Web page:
The fact these studies are coming in is extremely encouraging. I feel like we might have turned the corner from moaning on the internet unable to really go anywhere, to finally possibly taking real steps toward the development of treatments.

Anyone else feel the same way? Anyone have a sense of what the rough timeframe might be on when ideas might start arriving on specific things we can do to treat our symptoms?

Not being a biology person I think my spin on the Italian study is as follows:

  1. Confirmed what we already knew, that there are multiple facets to the pfs problem including nerve damage to the pudendal nerve and numerous biological markers, many of them neurosteroids, that are affected by pfs.

  2. Item one above probably accounts for most of our symptoms including ED and numerous mental issues including depression, brain fog, anxiety, insomnia, etc.

  3. Unfortunately the Italians were not able to determine what caused the chain reaction that caused our bodies to change from taking finasteride. Nor did they offer a guess in their paper although I would speculate that the authors have a general idea of what they think the cause is.

  4. We have one more study to be released yet, the Baylor study. I believe it is focused on genetics/epigenetic changes due to finasteride. It’s possible that they could come up with results that would indicate how the issues the Italians found occurred. In that case we could start trying to find a solution. If they find no genetic abnormalities then we will be left primarily with the Italian results since the Harvard study really didn’t provide too much insight. In that case more studies, probably several years in duration would be required.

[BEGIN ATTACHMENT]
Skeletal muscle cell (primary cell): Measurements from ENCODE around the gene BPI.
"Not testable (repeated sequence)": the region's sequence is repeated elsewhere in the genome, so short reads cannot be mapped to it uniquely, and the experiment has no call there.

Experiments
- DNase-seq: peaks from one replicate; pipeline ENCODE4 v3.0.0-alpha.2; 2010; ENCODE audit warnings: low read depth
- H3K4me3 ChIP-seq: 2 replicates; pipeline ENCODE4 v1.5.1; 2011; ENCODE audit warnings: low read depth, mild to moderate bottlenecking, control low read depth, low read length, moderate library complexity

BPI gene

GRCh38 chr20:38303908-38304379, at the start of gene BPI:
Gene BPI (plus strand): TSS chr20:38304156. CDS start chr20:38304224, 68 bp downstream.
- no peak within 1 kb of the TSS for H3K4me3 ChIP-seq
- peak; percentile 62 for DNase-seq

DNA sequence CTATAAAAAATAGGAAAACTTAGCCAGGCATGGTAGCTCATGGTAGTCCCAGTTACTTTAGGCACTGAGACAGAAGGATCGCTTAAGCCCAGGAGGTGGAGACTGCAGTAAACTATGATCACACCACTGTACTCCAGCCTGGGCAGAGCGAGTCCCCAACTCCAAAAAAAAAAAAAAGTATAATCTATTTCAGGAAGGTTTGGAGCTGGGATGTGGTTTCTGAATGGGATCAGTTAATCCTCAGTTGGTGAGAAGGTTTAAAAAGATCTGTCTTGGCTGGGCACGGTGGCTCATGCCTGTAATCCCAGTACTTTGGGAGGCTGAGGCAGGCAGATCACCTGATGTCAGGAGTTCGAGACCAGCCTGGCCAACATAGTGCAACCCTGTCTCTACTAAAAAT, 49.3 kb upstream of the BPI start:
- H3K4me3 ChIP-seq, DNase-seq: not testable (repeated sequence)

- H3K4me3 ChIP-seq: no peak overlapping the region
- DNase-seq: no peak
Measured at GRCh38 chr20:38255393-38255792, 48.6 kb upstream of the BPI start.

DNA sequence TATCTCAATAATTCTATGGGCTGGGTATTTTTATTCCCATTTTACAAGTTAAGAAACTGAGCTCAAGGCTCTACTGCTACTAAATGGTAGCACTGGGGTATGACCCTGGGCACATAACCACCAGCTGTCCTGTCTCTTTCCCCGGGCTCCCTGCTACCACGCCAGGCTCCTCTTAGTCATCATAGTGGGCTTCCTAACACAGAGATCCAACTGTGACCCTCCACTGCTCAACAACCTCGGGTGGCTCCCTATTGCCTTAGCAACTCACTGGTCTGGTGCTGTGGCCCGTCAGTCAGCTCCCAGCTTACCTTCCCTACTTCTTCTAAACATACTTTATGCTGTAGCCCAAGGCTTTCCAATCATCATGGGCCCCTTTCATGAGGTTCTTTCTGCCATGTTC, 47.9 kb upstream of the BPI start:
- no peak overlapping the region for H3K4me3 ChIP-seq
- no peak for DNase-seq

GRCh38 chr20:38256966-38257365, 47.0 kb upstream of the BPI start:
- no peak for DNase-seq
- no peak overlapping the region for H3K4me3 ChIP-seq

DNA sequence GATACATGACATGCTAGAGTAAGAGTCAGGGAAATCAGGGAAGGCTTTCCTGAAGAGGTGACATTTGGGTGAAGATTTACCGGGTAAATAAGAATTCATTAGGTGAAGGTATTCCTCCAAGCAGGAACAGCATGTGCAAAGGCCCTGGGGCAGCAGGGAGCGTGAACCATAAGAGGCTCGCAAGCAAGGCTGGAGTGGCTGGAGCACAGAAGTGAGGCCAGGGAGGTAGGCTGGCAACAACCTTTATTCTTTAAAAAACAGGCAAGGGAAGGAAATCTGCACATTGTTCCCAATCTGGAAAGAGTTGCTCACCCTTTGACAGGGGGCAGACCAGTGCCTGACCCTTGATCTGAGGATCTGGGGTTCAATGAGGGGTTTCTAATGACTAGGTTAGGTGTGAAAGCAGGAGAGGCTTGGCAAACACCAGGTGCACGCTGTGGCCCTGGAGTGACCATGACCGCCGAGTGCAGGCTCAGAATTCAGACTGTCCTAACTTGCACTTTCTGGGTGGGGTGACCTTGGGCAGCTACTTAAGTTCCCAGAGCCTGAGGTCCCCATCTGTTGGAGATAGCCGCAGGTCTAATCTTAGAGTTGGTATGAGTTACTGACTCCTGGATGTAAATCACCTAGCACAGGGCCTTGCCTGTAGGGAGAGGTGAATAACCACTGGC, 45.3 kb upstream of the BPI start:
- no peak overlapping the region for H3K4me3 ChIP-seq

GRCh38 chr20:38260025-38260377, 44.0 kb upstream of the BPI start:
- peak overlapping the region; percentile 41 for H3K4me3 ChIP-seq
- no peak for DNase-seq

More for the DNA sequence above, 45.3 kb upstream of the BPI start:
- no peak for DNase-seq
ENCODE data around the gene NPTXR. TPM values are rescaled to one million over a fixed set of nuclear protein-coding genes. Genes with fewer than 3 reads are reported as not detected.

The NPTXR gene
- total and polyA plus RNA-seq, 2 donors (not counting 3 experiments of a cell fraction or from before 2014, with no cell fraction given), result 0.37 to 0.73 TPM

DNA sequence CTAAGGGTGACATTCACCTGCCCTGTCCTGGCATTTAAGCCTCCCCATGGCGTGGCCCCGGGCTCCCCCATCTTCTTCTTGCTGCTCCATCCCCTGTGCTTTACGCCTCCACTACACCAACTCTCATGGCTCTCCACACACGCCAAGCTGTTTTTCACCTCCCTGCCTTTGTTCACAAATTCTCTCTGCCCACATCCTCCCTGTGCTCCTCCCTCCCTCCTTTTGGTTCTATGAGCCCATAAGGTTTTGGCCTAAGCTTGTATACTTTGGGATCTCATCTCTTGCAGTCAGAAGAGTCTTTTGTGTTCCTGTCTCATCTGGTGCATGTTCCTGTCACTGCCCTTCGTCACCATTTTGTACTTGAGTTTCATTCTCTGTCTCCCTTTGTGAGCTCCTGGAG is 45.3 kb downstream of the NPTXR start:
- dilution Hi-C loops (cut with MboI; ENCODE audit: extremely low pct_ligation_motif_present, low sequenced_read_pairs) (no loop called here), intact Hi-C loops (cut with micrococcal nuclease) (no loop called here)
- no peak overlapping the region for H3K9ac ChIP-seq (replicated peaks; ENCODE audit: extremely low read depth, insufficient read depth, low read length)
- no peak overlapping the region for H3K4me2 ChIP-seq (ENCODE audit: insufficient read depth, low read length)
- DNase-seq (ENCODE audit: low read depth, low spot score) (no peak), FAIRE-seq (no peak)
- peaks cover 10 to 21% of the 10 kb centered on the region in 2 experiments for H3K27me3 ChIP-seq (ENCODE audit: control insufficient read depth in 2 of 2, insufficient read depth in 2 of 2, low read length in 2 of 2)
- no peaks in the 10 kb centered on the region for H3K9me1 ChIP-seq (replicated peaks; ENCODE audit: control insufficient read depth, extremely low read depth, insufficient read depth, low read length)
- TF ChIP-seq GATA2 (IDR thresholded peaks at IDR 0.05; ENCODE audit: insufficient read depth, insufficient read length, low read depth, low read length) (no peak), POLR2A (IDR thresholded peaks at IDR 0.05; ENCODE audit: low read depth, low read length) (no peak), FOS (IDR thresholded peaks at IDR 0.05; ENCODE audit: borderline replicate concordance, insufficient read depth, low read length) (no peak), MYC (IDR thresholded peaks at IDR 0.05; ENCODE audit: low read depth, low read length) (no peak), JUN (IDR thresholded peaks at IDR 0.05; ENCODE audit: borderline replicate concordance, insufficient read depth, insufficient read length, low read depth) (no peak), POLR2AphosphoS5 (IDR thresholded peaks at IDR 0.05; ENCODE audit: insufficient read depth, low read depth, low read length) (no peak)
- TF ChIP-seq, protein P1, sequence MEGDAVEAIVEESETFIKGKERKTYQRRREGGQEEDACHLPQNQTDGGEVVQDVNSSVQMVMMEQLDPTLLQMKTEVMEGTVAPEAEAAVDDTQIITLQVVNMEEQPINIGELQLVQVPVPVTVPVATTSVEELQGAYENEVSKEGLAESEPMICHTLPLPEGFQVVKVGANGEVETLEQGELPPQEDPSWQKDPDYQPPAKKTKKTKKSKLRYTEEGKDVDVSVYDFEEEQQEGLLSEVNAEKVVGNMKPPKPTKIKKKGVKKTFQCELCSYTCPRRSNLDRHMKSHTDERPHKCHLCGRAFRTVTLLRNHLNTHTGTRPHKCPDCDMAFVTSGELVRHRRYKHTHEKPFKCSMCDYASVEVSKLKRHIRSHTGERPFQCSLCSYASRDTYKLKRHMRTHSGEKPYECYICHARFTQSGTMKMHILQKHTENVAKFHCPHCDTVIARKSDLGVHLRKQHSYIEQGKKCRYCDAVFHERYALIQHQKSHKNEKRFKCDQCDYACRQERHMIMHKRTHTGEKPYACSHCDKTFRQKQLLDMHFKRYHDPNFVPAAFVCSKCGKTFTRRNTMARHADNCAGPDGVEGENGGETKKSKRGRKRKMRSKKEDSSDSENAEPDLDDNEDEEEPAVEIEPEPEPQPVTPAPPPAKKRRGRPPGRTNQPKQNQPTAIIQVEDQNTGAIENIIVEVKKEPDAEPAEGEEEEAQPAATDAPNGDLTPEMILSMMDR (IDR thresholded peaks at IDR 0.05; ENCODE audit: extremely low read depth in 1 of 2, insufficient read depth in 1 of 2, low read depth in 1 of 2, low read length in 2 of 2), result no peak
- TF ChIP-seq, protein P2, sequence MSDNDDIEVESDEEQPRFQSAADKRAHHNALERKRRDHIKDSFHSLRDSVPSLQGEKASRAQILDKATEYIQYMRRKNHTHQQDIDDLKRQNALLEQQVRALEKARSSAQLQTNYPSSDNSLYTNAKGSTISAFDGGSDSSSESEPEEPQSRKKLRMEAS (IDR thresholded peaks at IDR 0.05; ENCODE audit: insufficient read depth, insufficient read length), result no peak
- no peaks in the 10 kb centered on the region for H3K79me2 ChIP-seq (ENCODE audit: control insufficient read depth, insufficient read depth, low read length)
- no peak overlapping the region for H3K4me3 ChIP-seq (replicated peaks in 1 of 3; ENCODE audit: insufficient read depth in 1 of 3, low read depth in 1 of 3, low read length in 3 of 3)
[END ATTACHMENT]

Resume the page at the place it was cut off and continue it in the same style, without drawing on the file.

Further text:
I’m again surprised there has been almost no discussion of the Italian results on the board. Comments anyone?

I’ll have to go read the Italian study myself then. I suspect the reason the studies aren’t discussed more is that few of us have the medical background to really be able to understand what they report. That’s certainly the case with me.

Do you have a sense of how many of the things revealed by the Italian study might be treatable vs how many of them might be permanent and untreatable? For example, I imagine that some changes in hormones might be permanent but treatable, via hormone replacement therapy, perhaps. However, nerve damage seems like it’s more likely to be untreatable.

This syndrome is horrific. I do wish there were more people here with the background to understand and process the content of the studies. I also wonder how significant a number of such people exist anywhere, as well as what motivations exist for seeing their efforts dedicated toward it.

Do you have a link to the full paper?

Here is the full Italian study. KeepingHard posted it in the Research Initiatives section.